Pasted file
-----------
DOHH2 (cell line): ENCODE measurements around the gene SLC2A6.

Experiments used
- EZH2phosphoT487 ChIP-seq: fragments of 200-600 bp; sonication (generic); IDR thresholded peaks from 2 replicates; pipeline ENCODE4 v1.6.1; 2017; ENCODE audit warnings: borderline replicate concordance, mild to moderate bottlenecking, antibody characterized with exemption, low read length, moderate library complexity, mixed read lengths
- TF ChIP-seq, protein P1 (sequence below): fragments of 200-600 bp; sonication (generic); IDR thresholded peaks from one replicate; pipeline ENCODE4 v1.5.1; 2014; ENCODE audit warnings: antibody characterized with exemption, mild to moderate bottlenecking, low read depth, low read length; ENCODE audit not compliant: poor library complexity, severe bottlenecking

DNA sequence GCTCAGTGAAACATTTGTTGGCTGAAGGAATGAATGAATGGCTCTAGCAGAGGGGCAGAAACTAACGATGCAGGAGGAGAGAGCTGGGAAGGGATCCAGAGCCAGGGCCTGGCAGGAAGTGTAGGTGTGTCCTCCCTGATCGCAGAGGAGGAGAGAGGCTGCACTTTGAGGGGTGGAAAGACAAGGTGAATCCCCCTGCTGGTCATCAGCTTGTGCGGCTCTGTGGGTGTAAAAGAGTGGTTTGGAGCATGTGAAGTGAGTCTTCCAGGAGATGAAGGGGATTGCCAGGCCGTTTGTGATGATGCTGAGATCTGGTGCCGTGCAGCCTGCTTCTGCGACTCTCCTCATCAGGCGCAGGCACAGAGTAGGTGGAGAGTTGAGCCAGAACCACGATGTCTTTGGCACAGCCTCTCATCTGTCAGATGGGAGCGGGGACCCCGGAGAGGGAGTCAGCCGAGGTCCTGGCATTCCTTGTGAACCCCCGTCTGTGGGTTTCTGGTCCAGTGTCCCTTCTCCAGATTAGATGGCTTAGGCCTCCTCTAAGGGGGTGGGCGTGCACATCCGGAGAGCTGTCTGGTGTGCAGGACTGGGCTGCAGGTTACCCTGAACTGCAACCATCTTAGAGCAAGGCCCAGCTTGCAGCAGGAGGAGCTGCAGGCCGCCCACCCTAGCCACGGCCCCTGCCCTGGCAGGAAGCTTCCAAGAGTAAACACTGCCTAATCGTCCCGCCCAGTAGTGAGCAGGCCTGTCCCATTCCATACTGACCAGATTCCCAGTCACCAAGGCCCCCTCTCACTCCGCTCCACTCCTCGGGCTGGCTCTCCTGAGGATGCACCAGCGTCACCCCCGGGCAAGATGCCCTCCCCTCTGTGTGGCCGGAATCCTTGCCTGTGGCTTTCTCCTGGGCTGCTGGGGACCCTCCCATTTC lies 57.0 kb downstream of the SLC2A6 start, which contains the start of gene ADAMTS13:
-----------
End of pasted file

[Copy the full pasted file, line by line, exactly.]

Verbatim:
DOHH2 (cell line): ENCODE measurements around the gene SLC2A6.

Experiments used
- EZH2phosphoT487 ChIP-seq: fragments of 200-600 bp; sonication (generic); IDR thresholded peaks from 2 replicates; pipeline ENCODE4 v1.6.1; 2017; ENCODE audit warnings: borderline replicate concordance, mild to moderate bottlenecking, antibody characterized with exemption, low read length, moderate library complexity, mixed read lengths
- TF ChIP-seq, protein P1 (sequence below): fragments of 200-600 bp; sonication (generic); IDR thresholded peaks from one replicate; pipeline ENCODE4 v1.5.1; 2014; ENCODE audit warnings: antibody characterized with exemption, mild to moderate bottlenecking, low read depth, low read length; ENCODE audit not compliant: poor library complexity, severe bottlenecking

DNA sequence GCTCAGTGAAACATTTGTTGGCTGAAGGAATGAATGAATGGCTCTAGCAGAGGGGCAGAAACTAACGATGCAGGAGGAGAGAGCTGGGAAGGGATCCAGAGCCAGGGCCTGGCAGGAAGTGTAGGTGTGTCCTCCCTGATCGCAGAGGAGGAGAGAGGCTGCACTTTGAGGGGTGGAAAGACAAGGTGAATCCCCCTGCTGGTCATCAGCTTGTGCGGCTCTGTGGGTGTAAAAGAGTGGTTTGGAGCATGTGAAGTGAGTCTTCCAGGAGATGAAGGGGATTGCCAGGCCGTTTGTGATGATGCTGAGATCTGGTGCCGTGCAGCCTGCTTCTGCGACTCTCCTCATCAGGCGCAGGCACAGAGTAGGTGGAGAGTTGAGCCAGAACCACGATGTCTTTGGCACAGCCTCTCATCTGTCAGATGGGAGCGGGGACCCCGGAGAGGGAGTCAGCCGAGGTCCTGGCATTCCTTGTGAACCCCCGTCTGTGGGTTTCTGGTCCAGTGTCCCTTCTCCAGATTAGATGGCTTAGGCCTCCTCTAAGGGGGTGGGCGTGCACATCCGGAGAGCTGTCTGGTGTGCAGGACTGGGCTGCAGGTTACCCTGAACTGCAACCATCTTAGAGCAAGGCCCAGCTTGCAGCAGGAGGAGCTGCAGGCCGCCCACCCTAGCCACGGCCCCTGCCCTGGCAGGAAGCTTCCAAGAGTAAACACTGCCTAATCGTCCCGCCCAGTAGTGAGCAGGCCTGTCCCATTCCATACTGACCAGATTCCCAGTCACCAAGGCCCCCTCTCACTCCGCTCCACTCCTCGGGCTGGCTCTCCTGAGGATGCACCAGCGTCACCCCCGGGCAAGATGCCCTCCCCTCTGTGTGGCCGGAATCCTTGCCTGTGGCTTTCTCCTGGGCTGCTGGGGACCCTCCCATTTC lies 57.0 kb downstream of the SLC2A6 start, which contains the start of gene ADAMTS13: